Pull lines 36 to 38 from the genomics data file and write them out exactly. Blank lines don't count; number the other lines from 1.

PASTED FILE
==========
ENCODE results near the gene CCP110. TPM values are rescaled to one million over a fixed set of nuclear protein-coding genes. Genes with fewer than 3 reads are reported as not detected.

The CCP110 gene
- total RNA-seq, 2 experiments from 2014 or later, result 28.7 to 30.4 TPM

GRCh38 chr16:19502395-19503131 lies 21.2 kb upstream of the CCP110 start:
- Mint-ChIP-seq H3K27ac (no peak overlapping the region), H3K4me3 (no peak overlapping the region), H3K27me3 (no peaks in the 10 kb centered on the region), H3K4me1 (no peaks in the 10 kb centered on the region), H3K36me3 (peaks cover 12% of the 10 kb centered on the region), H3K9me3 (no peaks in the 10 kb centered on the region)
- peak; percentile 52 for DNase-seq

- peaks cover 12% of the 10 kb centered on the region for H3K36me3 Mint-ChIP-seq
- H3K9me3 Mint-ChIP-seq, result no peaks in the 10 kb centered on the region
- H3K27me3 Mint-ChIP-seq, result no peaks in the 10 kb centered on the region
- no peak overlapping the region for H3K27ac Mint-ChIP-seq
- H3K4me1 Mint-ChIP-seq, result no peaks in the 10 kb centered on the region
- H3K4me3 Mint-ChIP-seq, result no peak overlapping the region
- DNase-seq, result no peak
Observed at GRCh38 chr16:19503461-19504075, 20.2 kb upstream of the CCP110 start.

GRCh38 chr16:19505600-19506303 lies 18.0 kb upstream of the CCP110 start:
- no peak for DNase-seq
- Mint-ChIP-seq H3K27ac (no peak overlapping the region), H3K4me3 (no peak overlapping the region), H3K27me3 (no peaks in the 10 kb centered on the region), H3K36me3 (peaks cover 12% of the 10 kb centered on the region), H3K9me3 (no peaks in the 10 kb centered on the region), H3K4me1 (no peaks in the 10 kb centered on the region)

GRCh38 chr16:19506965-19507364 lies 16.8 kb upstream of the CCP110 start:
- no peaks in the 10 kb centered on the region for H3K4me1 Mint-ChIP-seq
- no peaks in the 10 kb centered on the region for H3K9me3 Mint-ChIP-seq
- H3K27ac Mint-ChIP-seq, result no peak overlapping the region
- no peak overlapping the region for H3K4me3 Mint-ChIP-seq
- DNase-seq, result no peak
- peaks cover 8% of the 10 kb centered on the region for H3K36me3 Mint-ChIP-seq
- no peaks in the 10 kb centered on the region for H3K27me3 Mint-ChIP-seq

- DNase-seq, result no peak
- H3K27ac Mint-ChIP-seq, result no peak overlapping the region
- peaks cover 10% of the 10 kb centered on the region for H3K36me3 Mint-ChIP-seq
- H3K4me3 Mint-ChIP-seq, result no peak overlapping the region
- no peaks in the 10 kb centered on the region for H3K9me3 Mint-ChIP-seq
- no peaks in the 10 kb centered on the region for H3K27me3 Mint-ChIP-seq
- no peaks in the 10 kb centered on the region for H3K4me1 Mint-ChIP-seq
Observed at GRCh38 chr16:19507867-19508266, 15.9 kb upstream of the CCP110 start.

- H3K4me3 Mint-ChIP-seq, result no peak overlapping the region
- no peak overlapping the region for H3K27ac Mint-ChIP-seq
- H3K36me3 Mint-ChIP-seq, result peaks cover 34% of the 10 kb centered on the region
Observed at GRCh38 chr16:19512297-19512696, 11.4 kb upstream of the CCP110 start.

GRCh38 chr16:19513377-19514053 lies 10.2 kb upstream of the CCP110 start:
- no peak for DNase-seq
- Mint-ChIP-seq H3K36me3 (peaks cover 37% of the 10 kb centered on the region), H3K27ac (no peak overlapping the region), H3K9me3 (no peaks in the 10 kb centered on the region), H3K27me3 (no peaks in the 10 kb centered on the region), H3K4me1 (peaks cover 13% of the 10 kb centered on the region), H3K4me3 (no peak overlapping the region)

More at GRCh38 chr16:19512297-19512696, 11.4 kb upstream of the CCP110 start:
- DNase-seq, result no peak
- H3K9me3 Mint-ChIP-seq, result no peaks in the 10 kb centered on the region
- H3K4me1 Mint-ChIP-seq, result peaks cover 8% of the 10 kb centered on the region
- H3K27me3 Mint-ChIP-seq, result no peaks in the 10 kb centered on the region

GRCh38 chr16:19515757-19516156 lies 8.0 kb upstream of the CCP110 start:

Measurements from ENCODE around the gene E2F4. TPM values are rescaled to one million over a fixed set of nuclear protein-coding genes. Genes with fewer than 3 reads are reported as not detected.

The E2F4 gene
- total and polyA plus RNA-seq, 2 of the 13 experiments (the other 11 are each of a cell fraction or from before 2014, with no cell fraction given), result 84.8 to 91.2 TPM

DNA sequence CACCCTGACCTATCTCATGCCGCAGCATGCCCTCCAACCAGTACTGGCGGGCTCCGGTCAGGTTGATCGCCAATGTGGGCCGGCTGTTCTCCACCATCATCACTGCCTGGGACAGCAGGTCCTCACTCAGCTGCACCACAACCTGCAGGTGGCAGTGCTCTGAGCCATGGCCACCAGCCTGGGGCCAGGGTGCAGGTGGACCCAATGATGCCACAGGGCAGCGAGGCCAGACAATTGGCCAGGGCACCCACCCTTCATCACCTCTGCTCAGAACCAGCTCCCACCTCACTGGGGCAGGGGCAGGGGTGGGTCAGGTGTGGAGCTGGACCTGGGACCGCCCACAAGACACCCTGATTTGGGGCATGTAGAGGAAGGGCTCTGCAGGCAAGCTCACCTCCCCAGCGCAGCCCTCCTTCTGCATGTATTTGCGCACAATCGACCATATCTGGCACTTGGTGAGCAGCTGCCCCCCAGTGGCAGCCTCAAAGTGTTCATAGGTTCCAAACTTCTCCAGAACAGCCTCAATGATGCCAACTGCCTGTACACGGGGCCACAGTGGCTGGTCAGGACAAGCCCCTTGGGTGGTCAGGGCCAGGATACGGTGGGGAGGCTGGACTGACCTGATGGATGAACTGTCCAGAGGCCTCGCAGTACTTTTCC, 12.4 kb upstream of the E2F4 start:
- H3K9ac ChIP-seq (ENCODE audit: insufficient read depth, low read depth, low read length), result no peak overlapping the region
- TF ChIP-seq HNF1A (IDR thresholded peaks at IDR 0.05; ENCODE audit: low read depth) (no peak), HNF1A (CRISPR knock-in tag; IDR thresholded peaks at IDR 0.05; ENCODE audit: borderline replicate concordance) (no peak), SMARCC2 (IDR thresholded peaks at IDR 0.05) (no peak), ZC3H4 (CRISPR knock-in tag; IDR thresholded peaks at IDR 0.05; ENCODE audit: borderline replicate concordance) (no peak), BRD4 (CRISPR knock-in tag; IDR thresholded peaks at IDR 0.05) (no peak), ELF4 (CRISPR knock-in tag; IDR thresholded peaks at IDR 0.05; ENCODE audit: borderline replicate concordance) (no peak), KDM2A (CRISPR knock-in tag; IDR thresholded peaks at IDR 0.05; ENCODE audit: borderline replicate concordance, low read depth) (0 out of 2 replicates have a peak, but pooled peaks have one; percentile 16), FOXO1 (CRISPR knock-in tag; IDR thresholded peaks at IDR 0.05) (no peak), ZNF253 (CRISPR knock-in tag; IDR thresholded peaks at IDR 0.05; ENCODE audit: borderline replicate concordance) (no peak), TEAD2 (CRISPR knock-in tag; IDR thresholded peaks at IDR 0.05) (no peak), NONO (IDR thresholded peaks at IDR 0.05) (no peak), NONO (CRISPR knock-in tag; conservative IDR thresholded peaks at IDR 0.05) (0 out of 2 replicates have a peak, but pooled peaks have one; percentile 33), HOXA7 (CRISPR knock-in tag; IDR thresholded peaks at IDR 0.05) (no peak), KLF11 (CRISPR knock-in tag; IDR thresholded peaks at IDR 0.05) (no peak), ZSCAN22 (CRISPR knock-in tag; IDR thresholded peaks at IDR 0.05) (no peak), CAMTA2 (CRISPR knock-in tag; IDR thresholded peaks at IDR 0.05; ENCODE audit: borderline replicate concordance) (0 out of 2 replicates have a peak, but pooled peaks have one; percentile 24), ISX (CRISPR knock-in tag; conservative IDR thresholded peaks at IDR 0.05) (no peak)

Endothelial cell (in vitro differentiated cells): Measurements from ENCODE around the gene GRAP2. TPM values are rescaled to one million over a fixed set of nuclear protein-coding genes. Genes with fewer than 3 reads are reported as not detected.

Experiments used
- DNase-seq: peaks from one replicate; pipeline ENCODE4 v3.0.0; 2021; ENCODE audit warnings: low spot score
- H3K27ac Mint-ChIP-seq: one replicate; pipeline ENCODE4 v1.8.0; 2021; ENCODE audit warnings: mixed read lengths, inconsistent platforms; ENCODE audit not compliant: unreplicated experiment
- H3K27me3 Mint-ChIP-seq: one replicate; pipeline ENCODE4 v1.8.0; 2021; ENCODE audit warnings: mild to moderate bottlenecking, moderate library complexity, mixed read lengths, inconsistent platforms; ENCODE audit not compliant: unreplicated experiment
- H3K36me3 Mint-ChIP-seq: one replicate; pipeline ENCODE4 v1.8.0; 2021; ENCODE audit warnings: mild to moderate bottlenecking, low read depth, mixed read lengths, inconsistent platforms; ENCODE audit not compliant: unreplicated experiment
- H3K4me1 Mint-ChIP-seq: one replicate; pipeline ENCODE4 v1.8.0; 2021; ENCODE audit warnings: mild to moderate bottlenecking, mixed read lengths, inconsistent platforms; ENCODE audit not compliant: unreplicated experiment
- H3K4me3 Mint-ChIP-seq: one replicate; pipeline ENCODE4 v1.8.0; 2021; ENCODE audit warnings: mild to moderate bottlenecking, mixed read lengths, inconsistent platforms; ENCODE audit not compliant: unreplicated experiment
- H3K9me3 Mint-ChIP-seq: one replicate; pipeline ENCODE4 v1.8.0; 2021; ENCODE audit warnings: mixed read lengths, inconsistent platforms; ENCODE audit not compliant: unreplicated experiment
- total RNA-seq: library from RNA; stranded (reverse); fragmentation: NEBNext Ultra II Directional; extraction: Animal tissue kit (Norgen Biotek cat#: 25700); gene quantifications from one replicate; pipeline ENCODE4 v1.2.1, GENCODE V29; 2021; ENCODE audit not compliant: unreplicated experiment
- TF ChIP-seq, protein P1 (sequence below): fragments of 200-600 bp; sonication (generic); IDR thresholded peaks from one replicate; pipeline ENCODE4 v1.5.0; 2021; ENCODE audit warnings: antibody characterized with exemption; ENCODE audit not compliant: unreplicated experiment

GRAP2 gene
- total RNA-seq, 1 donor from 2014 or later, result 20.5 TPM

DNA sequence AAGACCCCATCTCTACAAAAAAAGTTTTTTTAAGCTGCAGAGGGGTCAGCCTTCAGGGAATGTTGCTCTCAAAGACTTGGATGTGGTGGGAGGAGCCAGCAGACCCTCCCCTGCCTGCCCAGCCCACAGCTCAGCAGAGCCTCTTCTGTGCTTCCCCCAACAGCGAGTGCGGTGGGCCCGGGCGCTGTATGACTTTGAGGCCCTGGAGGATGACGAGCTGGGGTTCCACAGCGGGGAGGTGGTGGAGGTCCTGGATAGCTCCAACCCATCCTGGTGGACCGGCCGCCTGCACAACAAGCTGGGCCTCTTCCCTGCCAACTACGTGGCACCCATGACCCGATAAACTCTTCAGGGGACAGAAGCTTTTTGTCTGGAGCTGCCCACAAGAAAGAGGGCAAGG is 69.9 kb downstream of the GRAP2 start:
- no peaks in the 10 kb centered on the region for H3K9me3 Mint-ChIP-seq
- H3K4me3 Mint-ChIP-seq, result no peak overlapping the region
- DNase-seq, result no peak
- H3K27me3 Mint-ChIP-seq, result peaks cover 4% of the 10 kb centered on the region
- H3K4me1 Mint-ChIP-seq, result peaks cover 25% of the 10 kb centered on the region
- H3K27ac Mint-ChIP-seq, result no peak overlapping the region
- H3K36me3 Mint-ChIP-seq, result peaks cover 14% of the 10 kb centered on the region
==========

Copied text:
- H3K36me3 Mint-ChIP-seq, result peaks cover 34% of the 10 kb centered on the region
Observed at GRCh38 chr16:19512297-19512696, 11.4 kb upstream of the CCP110 start.

GRCh38 chr16:19513377-19514053 lies 10.2 kb upstream of the CCP110 start: